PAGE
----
Tuesday, April 5, 2011

Responding on Rizzo's Bench

I like Mike Rizzo. I root for him. So before anyone starts saying I'm turning this blog into FMR, we should get that out of the way.

That said, the Nationals' bench stinks, and Mike's defense of his bench on sports talk wasn't very convincing. His argument basically boils down to the idea that to have a good bench, you need players who have experience as bench players, who have demonstrated the ability to come off the bench and perform well, as opposed to players who can only perform well as regulars.

Now, it may be kind of a skill to be able to come in without regular playing time and pinch hit or be a defensive replacement. You need to figure out a routine that allows you to stay sharp, and I'm sure that in the history of MLB there have been some guys who just couldn't handle it and went from solid starter to useless bench player.

But, really, aren't there a lot more guys who can't handle playing every day, but can get by going all-out less often, or playing just in favorable match-up situations? And isn't this nebulous "bench" skill far less important than skills like the ability to hit and field?

I'm not really buying the idea that you have to have a bench entirely made up of bench "specialists," as if you'd rather have a really good bench guy than someone who is talented enough to start on hand if necessary (which of course is what good teams have).

Rizzo also talks about the importance of guys who "know their role" and are willing to be bench players. This part is 100% nonsense. Bench players don't have to be bench players. They can go get a real job. But the reason Laynce Nix isn't a starter is because he stinks. He doesn't have a choice. And no player would rather play every day in the minors than be a back-up in the big leagues.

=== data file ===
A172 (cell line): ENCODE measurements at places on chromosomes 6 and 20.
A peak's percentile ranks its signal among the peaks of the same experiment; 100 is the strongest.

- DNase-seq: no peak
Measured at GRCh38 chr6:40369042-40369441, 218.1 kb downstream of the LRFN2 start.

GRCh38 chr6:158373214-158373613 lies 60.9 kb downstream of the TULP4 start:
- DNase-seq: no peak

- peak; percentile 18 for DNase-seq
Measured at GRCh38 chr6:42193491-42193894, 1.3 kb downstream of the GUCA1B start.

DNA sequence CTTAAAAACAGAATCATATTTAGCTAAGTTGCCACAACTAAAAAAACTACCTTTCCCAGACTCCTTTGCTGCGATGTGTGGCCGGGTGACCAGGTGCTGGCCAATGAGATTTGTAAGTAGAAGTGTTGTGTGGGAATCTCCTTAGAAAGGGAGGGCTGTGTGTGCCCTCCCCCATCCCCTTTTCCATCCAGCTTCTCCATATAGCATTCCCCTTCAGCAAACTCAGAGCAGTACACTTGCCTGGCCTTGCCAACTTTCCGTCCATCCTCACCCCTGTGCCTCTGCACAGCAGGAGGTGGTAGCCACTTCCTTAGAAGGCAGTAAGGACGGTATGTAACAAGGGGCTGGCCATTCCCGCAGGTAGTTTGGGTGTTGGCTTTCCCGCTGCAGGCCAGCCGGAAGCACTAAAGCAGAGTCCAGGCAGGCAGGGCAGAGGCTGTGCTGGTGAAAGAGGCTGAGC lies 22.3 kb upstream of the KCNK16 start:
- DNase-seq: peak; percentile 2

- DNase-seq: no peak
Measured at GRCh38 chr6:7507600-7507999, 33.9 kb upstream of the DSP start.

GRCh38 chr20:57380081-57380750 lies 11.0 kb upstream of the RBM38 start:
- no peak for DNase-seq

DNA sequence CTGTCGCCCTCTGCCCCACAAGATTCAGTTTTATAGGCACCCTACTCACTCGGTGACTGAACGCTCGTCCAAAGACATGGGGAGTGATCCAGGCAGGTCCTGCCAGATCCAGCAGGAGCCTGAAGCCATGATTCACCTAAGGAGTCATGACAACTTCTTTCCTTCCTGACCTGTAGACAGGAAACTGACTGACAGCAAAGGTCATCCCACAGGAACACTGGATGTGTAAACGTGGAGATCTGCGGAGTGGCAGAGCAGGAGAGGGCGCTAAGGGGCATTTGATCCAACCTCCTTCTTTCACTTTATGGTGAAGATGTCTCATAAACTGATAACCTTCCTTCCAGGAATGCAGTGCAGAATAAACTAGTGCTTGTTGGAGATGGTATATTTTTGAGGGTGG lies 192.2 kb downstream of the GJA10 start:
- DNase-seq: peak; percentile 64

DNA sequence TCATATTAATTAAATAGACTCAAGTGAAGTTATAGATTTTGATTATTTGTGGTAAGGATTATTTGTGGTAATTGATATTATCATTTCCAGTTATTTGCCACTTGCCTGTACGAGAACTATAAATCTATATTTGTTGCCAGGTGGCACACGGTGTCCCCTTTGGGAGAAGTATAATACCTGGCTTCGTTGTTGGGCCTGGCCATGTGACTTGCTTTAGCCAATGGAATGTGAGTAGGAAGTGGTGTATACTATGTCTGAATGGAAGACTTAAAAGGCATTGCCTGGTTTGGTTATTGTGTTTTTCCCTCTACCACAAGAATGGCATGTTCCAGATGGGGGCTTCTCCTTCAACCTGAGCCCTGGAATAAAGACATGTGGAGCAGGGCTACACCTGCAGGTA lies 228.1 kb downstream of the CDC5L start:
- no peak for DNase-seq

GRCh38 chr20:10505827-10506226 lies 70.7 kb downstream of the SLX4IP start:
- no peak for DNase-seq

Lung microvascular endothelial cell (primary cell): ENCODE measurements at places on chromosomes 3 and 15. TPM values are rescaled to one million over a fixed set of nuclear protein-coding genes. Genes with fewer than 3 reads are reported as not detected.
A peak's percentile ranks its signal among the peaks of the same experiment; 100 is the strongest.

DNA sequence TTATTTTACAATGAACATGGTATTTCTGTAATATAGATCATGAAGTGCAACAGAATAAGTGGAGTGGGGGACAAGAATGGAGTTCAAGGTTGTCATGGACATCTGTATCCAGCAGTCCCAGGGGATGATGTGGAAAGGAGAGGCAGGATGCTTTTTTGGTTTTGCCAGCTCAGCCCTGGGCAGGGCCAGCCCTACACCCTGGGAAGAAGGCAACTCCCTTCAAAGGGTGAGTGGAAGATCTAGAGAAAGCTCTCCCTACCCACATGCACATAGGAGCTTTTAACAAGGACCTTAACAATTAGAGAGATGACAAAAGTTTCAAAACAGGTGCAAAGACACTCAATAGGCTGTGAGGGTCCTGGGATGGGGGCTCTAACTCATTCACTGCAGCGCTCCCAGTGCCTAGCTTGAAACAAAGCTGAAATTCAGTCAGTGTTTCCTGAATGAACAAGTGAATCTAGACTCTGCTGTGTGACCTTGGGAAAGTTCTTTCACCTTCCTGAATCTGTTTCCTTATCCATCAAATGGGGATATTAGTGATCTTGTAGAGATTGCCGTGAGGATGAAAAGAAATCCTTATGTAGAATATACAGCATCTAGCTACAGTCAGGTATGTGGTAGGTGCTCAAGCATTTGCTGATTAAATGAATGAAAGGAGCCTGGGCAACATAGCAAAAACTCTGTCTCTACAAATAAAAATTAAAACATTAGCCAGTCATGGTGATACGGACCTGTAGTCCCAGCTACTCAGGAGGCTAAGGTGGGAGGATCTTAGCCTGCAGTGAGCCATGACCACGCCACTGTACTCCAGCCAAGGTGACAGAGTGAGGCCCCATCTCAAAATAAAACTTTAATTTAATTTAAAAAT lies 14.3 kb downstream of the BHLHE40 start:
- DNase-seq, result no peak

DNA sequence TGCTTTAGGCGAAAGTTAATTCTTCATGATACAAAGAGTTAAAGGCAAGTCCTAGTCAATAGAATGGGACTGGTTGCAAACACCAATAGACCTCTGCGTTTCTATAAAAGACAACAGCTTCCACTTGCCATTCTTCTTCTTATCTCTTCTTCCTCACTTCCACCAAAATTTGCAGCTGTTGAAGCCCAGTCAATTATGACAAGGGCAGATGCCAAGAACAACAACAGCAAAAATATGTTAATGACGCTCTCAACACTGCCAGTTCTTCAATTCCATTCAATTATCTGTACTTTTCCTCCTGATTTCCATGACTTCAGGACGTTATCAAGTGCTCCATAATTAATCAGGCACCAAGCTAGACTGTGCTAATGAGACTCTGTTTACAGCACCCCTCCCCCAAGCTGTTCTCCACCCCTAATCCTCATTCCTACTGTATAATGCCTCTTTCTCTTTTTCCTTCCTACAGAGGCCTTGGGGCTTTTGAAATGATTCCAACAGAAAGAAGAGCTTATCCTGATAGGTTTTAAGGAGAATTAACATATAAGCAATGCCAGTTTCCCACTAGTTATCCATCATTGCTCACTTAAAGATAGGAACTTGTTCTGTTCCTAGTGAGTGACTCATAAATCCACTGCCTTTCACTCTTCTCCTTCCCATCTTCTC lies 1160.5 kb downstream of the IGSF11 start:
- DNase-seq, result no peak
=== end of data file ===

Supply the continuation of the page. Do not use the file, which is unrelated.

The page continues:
Finally, Mike talks about how the veteran bench can act as mentors to the young players. Here's the problem with that--most of the starters are veterans too. Aside from the middle infielders and Ryan Zimmerman, the whole opening day lineup was 29 or older. Wilson Ramos is the only other guy on the team who remotely qualifies as a young player. If you really have four 30-somethings in the starting line-up, do you really need another three (and a 40-something in Matt Stairs) on the bench? That's a lot of mentors, and not very many good players. (And by the way, isn't this what coaches are for?)

The sad thing is that the Nationals did kind of have the makings of a good bench. Mike Morse is a nice corner bench guy. Roger Bernadina is the textbook definition of a fourth outfielder. Ivan Rodriguez would be a fine back-up starting 30 games a year. Alas, they had to make Morse a starter. The team is dead-set on making Bernadina a starter because they don't have anyone else. And Interim Jim has too much respect for Pudge to staple his ass to the bench where it belongs.

Ultimately the problem with the Nationals bench isn't so much who they picked up off the trash heap. It's that the player development system hasn't produced players who can fill these bench roles cheaply and effectively. That's only partly Rizzo's fault, but he's been in charge of the draft since 2007, and he's been the GM for more than a year. The excuses are running out--pretty soon, if the talent level on the major league roster doesn't get better, he won't be able to pass the buck to ol' what's his name any longer.


Mr. Mustache said...

Exactly. Couldn't have said it better and glad to have you back.

TomL said...

Everything you say is true but you left out the part about Bernie needing to play regularly which I think is true. He's not going to get any improvement by having one AB every other night. Just being on the 25-man isn't going to magically make him any better. He has to go some place where he can steadily play but rizz doesn't need to say that the guys on the bench are a lot worse than a couple of guys in the minors but it's still what he has to do